United States v. Sioux Nation of Indians

Facts of the Case

Under the Fort Laramie Treaty of 1868, the United States had originally pledged that the Great Sioux Reservation, including the Black Hills, would be set aside for the absolute and undisturbed use and occupation of the Sioux Indian Nation. The treaty also provided that no treaty for the cession of any portion of the reservation would be valid unless signed by at least three fourths of the adult male Sioux. In 1876, after gold was discovered in the Black Hills, a special Commission representing the United States presented a new treaty to the Sioux under which the Sioux were to relinquish their rights to the Black Hills in exchange for subsistence rations for as long as they would be needed to ensure survival of the Sioux. The treaty was signed by only 10 percent of the adult male Sioux population, but Congress resolved the impasse in 1877 by enacting the agreement into law, thereby abrogating the Fort Laramie Treaty.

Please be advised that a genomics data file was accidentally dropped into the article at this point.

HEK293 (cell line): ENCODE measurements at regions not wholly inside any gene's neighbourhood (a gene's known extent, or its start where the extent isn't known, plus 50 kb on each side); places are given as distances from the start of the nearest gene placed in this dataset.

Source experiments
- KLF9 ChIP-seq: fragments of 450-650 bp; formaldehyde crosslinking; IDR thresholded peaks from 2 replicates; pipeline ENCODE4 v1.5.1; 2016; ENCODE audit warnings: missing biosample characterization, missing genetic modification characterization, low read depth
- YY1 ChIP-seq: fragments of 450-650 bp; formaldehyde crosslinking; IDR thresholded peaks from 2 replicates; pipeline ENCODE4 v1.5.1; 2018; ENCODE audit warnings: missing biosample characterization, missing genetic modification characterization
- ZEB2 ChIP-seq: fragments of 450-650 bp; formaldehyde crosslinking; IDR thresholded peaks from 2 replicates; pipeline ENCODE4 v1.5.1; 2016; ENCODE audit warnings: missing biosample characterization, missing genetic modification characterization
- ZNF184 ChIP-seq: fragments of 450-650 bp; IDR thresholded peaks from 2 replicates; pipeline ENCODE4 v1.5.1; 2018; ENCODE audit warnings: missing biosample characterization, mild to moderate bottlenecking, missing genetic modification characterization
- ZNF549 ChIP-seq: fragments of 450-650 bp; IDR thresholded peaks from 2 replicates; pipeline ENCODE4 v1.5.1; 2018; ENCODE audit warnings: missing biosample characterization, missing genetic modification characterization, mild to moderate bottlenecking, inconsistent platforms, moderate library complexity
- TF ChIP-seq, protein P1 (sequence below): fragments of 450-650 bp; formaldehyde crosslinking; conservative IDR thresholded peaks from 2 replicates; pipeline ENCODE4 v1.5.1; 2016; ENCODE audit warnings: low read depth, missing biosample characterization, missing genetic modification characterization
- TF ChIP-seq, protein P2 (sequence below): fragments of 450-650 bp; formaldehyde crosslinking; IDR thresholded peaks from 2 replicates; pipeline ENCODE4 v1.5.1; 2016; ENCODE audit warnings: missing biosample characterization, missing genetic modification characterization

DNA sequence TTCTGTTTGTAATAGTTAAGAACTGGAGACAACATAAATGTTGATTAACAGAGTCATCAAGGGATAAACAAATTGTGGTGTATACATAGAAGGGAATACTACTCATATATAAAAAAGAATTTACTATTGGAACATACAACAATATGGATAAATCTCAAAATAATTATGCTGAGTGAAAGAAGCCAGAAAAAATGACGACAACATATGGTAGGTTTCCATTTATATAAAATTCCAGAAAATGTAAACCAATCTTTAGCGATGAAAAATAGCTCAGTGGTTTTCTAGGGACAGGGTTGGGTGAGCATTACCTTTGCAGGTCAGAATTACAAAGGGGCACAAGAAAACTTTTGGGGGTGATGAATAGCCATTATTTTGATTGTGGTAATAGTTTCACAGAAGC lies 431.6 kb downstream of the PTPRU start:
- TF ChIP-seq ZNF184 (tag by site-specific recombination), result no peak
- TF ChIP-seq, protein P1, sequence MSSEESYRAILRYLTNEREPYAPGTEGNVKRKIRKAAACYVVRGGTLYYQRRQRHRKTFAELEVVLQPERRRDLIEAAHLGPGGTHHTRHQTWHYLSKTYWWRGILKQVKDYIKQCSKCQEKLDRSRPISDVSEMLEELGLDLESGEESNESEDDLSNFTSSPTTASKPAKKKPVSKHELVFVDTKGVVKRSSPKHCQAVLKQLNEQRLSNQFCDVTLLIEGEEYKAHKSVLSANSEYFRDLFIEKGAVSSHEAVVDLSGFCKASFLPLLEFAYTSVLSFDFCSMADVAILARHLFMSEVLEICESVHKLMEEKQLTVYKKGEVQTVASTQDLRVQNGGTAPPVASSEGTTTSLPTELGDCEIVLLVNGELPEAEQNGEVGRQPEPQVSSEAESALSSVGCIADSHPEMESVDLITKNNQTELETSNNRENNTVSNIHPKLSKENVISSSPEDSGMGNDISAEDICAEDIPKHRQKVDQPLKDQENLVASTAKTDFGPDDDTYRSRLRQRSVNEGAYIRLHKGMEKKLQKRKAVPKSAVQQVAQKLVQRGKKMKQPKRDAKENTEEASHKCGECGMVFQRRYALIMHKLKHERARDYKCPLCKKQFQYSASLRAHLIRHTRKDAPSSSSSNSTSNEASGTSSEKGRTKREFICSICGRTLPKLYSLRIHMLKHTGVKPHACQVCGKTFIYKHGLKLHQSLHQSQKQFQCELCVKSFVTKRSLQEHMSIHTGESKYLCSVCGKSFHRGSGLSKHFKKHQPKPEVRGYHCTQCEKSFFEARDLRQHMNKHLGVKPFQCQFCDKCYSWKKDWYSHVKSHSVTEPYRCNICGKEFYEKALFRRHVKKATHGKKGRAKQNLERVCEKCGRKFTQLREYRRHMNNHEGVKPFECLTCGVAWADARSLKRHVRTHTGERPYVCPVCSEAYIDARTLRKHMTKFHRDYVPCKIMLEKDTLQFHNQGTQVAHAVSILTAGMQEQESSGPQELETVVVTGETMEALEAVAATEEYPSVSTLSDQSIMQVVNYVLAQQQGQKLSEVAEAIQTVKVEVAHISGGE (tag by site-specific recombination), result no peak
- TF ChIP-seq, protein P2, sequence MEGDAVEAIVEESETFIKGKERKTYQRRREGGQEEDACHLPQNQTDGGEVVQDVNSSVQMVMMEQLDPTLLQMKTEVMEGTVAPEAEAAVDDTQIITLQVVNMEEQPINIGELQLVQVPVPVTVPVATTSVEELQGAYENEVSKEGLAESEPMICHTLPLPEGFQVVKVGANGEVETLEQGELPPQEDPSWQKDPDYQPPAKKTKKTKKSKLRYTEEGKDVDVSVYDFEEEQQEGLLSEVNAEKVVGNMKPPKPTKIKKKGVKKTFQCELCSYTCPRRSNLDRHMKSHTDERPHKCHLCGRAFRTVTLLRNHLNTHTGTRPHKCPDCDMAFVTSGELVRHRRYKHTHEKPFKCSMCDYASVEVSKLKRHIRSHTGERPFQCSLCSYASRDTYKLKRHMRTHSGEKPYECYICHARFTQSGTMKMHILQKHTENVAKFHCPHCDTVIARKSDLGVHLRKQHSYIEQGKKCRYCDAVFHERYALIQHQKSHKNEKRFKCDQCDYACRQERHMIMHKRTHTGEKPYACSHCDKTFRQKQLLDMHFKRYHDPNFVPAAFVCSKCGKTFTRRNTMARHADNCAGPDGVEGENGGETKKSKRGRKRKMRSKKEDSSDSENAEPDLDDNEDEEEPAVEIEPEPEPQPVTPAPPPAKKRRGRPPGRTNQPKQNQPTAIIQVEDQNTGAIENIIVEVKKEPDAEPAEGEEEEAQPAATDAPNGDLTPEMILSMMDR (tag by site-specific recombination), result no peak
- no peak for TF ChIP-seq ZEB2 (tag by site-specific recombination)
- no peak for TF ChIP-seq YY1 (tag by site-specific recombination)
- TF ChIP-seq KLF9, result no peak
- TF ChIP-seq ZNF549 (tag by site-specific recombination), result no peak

Question

(1) Was Congress’ 1978 amendment a violation of separation of powers?(2) Was the reclamation of land in 1877 a taking of property requiring compensation under the Just Compensation Clause of the Fifth Amendment?

CONCLUSION

No and yes. In an 8-1 decision, the Court held that Congress did not violate the doctrine of separation of powers and affirmed the Court of Claims decision. Writing for the majority, Justice Harry A. Blackmun noted a similar situation in Nock v. United States , where a congressional exemption from a judicial bar was ruled not to be in violation of separation of powers and upheld by the Court. Additionally, since Congress had not made a good-faith effort to give the Sioux the full value of the Black Hills, Congress’ 1877 action qualified as use of its eminent domain power under Three Tribes of Fort Berthold Reservation v. United States . Therefore, the Sioux were entitled to compensation under the Just Compensation Clause of the Fifth Amendment. Justice Byron R. White wrote an opinion concurring in part and in the judgment.

Case Information

  • Citation: 448 US 371 (1980)
  • Argued: Mar 24, 1980
  • Decided Jun 30, 1980